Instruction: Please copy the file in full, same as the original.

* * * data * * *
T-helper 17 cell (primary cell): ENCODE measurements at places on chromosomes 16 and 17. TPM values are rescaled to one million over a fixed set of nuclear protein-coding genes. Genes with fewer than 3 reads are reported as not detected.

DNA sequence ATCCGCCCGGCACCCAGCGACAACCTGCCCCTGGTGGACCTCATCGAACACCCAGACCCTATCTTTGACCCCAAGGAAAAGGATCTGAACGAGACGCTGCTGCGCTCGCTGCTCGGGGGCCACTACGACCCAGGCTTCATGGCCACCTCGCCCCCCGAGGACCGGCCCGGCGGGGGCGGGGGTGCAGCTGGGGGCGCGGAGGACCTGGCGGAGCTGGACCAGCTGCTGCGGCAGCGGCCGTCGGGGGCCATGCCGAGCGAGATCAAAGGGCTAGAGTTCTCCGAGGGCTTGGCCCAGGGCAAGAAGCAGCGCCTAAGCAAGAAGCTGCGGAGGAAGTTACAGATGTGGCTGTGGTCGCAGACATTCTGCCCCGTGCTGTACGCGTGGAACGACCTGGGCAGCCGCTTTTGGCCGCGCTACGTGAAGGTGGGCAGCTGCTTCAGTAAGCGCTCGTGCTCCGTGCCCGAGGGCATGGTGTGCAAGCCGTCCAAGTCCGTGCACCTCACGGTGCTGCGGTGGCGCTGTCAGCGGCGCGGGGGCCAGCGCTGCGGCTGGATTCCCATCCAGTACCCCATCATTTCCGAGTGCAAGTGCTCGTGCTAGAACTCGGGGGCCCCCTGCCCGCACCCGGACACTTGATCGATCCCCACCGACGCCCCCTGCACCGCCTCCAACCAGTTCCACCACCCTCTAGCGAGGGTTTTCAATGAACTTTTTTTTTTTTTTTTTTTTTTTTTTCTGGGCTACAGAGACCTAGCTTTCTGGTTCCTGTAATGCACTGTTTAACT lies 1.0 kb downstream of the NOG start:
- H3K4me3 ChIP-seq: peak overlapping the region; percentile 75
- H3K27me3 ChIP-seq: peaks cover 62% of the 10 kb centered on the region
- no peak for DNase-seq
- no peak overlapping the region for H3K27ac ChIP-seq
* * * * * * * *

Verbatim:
T-helper 17 cell (primary cell): ENCODE measurements at places on chromosomes 16 and 17. TPM values are rescaled to one million over a fixed set of nuclear protein-coding genes. Genes with fewer than 3 reads are reported as not detected.

DNA sequence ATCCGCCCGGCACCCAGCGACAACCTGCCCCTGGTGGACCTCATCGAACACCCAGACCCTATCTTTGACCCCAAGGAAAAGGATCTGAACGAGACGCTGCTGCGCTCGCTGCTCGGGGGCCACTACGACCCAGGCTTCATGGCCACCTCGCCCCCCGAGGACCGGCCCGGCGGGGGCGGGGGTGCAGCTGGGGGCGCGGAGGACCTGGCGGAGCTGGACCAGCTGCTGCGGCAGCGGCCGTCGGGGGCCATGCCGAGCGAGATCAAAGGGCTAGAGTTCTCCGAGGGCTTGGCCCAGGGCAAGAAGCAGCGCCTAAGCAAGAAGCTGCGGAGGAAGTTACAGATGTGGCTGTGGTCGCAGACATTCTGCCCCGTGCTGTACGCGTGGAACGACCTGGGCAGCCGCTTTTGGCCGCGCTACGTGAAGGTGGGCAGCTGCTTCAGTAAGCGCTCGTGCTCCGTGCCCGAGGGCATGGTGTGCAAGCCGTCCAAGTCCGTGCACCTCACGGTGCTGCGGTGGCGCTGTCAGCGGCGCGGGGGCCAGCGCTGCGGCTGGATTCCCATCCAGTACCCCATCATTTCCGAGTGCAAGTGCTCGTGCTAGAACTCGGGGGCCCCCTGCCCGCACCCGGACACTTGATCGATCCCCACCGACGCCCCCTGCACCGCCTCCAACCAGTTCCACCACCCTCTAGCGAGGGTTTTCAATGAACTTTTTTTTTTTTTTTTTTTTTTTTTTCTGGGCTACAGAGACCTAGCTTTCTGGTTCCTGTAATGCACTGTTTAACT lies 1.0 kb downstream of the NOG start:
- H3K4me3 ChIP-seq: peak overlapping the region; percentile 75
- H3K27me3 ChIP-seq: peaks cover 62% of the 10 kb centered on the region
- no peak for DNase-seq
- no peak overlapping the region for H3K27ac ChIP-seq